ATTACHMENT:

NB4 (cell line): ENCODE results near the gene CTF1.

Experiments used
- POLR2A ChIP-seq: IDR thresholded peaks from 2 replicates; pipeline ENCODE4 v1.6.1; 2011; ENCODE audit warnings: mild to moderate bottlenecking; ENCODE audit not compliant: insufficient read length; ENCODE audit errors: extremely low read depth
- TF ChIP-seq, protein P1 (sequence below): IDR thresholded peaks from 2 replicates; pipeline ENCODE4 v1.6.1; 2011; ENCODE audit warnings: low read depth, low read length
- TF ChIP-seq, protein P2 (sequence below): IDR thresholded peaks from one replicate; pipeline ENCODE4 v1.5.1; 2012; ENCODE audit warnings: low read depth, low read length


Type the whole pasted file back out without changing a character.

NB4 (cell line): ENCODE results near the gene CTF1.

Experiments used
- POLR2A ChIP-seq: IDR thresholded peaks from 2 replicates; pipeline ENCODE4 v1.6.1; 2011; ENCODE audit warnings: mild to moderate bottlenecking; ENCODE audit not compliant: insufficient read length; ENCODE audit errors: extremely low read depth
- TF ChIP-seq, protein P1 (sequence below): IDR thresholded peaks from 2 replicates; pipeline ENCODE4 v1.6.1; 2011; ENCODE audit warnings: low read depth, low read length
- TF ChIP-seq, protein P2 (sequence below): IDR thresholded peaks from one replicate; pipeline ENCODE4 v1.5.1; 2012; ENCODE audit warnings: low read depth, low read length